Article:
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Style Studies: Cream Ale

A beer with an identity crisis might be one way to describe this uniquely American ale.
Genesee Cream Ale, Dundee Brewing

Long before the appearance of the widely-accepted standard for the style - Genesee Cream Ale - nearly fifty years ago, this hybrid-style beer was something of an enigma to many beer lovers. The ambiguity, however, isn’t to be found in the style’s deep complexity or inexplicable origins. In fact, the style is very much a product of pure American pragmatism. You might even say that Cream Ale – also known throughout its comparatively short history as sparkling or present use ale – is a reaction beer, pure and simple.

As the light lager beer styles made their way into this country during the late 19th century, the obvious appeal of a clean, crisp, easy-drinking beer became painfully obvious to the traditional ale brewers already established in America. Finding it increasingly difficult to justify the production of dark and dense ales in the face of a changing public palate, these industrious brewers began experimenting with non-traditional ingredients and brewing techniques in order to take their ales in a brand new direction. To substantially lighten the color and body of their beers, brewers added adjuncts like maize to the grain bill. The additional advantage here, beyond adding some smoothness and a paler color to the beer, is that maize (or corn) was a cheaper ingredient than malted barley. Paired with the frequent use of lower quality 6-row barley instead of the higher grade 2-row, enterprising brewers were able to create a much more marketable product at a lower cost. 

To minimize the tell-tale fruitiness produced by common ale yeast strains, the beer was often conditioned at cooler temperatures, not unlike the lagers for which they were designed to compete. The use of adjuncts and a colder fermentation resulted in an ale style (assuming you concede that ale is identified as such by the top-fermenting yeast strain, not by the fermentation temperature) that looked, smelled and tasted reasonably similar to the popular lager beers of the day. Early examples of cream ale had characteristics in common with both ales and lagers for the express purpose of creating a style that could compete head to head with the German-influenced lager styles like Pilsners. Boasting a shorter fermentation time than their rival lagers, along with reduced ingredient costs, Cream Ale provided a more economically viable, moderately refreshing alternative to the popular lager beers. This secured Cream Ale its eventual “hybrid” designation and marked it as one of the earliest examples of a uniquely American beer style.

Despite the brewers best efforts, lagers continued to grow in popularity right up until Prohibition and the Cream Ale style never succeeded in capturing the interest of an evolving (or devolving) market. After being dealt a knockout blow during Prohibition, like many others, this style would languish in obscurity for decades. Once Prohibition was repealed, the adjunct-laden lager quickly arose as the dominant beer in America – a distinction it has yet to relinquish. Only a handful of breweries, including the afore-mentioned “Genny Cream” from High Fall Brewing Co. in Rochester, NY., would keep the Cream Ale style from fading into brewing history as anything more than a mere footnote.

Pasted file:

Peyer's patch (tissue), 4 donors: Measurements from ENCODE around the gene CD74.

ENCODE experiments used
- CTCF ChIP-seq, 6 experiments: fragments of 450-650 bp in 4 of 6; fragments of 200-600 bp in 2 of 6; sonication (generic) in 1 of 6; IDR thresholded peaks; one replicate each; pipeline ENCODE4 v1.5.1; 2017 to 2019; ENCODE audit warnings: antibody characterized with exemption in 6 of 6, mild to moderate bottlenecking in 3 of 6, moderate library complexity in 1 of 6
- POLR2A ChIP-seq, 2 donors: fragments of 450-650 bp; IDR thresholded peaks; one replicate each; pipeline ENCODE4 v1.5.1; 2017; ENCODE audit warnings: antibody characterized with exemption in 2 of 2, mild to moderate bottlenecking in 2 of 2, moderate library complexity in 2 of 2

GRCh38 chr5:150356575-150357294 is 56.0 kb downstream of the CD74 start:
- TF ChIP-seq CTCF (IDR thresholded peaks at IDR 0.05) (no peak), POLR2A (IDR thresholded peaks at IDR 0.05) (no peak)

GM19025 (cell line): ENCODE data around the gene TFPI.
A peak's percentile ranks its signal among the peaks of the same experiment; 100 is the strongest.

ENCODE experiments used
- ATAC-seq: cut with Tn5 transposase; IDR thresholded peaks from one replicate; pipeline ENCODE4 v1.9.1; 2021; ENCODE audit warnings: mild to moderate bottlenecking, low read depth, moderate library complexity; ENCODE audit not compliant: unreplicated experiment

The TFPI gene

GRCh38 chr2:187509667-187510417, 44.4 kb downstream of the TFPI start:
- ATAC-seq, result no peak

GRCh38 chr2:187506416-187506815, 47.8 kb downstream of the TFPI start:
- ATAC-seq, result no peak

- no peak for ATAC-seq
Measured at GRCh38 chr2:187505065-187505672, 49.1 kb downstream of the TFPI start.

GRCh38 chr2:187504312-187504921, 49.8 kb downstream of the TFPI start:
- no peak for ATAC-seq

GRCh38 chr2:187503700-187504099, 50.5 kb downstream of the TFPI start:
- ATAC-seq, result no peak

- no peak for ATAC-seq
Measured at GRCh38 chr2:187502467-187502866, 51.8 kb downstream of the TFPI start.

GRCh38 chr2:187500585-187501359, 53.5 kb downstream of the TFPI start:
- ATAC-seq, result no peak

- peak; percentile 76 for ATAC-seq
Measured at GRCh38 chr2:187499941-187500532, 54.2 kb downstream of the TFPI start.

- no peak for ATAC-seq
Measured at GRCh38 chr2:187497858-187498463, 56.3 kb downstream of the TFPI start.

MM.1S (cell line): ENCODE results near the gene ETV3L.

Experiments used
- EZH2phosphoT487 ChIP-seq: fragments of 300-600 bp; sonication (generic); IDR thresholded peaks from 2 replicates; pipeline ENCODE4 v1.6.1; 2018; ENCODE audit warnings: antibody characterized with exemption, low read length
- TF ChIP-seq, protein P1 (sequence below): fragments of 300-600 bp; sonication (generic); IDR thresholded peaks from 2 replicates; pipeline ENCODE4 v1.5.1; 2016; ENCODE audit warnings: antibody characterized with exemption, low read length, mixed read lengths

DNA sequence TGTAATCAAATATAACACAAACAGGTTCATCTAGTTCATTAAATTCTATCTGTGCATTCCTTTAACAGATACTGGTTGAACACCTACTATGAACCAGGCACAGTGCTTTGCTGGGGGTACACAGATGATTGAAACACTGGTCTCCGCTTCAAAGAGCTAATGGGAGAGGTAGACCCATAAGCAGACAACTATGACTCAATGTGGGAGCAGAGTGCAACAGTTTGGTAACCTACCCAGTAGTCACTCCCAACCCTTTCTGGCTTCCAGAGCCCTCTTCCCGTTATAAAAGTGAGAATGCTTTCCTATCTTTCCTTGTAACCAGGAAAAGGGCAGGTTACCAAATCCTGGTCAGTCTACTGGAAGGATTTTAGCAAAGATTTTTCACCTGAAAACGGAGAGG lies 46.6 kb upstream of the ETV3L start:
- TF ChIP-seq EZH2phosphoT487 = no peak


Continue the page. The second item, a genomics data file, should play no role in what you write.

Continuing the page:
Post-Prohibition Cream Ale continued to carry on the tradition of pragmatism and innovation. Several examples began to utilize lager yeast strains in conjunction with ale strains to produce an even crisper, cleaner beer than the earlier examples. This technique further blurred the lines between ale and lager. A method called krausening – a means of achieving carbonation through the addition of actively fermenting wort into un-carbonated, fully-fermented beer – was and still is occasionally used to condition Cream Ale as well.

Possibly the most exciting innovations are coming from the small batch craft brewers who are helping this misunderstood and oft-maligned style to see something of a comeback these days. By using higher quality, all-grain ingredients and recipe alterations that continue to push the traditional style parameters, Cream Ale is once again on the lips and in the bellies of beer lovers throughout the U.S. Lagunitas Brewing Company, out of Petaluma, CA, for example, brews their version of Cream Ale – called Sirius – bigger than most at over 7.0% ABV. Better ingredients and more of them help an otherwise infamously insipid beer get noticed once again. 

Regardless of modern nuance, the accepted style parameters generally call for a pale straw colored ale with great clarity and a low to medium-sized head. The nose should yield soft malt notes and may display some sweet corn-like aromas. There will generally be little or no hop character in the nose, at least in the more conventional examples. The flavors are typified by moderate maltiness and low hop bitterness as well. The balance of flavors can vary between slightly sweet and corn-like to dry and clean. The mouth feel ought to be light and clean, like a lager, but perhaps with a touch more body. High attenuation is common for the style and the aggressive carbonation should leave a clean, dry finish. All in all, a lager-drinkers ale.  

While Cream Ale may still struggle with its identity from time to time, one thing is for certain. Cream Ale is a thoroughly American beer style with pragmatic and patchwork beginnings, much like the story of America itself. Next time you come across a Cream Ale, grab one and toast to the inventive spirit of America and the perseverant nature of beer!

STATS: OG: 1.042 – 1.055, IBUs: 15 – 20, SRM: 2.5 – 5, ABV: 4.2 – 5.6%

EXAMPLES: Genesee Cream Ale, Sleeman Cream Ale, New Glarus Spotted Cow, Lagunitas Sirius, Foothills Brewing Carolina Blonde Cream Ale